The Potato in Me

By on Jan 6, 2019 in Poetry

Potato on notebook with hand writing in pencil

What if it’s not a poet in me,
but a potato that lies mute, still
as a stone, stiff with all that starch, sweet
beyond all blessed belief? Yet doomed
for some inevitable and — yes! —
edible destiny.

And would all my words abandon me?
All my days above ground have not
prepared me for this single moment
of roundness being next to soundness,
of brownness being wholly skin deep
and just as easily bruised.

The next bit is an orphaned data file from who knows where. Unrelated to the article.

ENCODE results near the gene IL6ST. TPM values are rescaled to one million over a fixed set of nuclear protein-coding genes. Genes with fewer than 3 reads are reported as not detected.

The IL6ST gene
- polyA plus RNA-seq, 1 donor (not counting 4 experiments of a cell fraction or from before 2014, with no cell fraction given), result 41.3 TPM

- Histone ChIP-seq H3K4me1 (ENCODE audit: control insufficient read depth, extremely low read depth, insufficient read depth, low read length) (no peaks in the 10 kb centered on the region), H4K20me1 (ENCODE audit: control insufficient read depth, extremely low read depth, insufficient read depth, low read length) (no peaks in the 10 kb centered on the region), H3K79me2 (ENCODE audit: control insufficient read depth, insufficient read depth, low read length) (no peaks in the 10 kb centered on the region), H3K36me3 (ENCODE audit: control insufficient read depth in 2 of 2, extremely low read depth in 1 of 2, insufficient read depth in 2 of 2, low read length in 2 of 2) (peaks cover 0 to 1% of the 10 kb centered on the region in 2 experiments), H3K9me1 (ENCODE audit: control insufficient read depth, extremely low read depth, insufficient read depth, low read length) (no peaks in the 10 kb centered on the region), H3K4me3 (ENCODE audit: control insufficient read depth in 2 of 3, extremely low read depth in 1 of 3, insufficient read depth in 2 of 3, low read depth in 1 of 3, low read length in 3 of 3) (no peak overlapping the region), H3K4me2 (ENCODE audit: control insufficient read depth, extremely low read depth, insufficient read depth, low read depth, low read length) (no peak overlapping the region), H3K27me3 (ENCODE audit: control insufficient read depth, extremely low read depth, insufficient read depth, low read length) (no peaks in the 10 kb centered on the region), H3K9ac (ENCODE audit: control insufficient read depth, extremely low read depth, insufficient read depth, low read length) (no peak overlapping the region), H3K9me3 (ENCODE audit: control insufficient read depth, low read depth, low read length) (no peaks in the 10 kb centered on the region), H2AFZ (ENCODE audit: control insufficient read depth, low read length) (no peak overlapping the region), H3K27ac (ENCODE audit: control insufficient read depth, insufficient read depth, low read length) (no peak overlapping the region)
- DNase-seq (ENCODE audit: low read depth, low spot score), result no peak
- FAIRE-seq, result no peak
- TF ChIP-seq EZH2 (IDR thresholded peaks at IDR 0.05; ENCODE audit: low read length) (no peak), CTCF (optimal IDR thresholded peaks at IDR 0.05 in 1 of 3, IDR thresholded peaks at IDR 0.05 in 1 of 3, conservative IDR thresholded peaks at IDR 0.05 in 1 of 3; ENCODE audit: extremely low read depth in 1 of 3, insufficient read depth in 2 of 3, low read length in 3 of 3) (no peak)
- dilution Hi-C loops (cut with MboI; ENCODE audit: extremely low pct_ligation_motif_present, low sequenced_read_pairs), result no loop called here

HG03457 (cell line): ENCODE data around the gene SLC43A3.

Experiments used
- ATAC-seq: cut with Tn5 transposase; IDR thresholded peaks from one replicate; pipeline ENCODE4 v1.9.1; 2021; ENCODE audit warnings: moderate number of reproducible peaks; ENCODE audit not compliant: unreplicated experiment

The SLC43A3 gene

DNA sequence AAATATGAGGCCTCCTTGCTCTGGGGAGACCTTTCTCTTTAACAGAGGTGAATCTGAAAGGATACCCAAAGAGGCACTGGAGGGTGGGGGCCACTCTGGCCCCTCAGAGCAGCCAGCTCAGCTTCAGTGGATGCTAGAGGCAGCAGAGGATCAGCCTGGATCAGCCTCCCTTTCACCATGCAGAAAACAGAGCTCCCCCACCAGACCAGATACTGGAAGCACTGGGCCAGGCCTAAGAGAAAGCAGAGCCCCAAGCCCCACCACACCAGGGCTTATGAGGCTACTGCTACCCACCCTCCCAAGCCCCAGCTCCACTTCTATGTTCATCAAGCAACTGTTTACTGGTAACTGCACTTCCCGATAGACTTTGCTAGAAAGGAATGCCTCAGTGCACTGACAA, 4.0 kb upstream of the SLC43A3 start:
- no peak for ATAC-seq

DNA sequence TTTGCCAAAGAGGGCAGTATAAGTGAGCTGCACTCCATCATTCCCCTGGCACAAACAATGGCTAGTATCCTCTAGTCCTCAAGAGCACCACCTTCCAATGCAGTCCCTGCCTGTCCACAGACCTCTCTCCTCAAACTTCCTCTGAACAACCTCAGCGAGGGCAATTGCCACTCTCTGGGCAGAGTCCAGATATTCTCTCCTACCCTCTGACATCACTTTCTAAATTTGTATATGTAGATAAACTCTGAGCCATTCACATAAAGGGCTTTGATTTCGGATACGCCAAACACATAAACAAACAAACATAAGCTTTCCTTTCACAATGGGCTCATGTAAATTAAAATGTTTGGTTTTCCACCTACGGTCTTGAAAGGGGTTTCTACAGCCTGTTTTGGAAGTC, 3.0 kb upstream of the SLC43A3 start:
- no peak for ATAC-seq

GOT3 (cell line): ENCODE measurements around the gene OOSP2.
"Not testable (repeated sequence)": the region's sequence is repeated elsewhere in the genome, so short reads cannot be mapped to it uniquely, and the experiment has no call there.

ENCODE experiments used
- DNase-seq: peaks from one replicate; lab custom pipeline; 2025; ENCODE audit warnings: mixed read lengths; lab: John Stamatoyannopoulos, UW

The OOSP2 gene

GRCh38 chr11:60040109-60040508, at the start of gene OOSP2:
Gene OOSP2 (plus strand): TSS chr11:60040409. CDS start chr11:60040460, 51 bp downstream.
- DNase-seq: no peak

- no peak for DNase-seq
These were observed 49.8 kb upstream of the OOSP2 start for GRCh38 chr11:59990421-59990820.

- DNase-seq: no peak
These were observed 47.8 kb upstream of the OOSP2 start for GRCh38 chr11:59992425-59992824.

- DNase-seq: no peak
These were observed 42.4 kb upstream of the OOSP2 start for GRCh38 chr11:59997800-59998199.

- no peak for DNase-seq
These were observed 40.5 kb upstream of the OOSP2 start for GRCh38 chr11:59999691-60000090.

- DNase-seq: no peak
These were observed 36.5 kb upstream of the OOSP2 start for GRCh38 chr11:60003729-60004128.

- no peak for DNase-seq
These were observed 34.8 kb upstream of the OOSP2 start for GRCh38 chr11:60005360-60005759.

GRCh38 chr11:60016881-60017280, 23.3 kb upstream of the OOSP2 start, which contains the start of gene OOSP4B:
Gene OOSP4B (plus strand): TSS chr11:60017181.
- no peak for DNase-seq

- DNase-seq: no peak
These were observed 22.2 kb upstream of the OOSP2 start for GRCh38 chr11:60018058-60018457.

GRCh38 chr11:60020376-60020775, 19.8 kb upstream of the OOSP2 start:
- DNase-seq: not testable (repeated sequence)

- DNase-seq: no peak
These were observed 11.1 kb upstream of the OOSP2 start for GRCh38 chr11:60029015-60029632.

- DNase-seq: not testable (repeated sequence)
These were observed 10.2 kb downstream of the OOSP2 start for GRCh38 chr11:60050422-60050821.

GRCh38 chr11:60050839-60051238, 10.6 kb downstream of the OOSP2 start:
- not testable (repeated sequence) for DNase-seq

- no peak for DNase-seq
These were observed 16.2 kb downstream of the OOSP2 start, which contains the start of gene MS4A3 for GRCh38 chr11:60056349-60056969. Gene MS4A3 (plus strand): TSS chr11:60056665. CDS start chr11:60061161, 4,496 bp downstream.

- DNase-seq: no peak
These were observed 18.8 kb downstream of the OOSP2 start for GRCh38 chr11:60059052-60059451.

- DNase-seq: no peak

A fist, a hand in glove, a hardened
heart. Half-baked, I see more than I am
believing; I have the lumps to prove
it. So what about grief? Don’t ask me.
I only said what if. Much better
to ask a turnip instead.


Deborah H. Doolittle has lived in lots of different places but now calls North Carolina home. She has two Master's degrees and teaches at Coastal Carolina Community College. She is the author of two award-winning chapbooks and a book-length collection of poetry, Floribunda. Some of her poems have appeared in Kakalak, The Kerf, Natural Bridge, Pinyon Poetry, Poem, Poetalk, and Shemom, one of which has been nominated for a Pushcart Prize.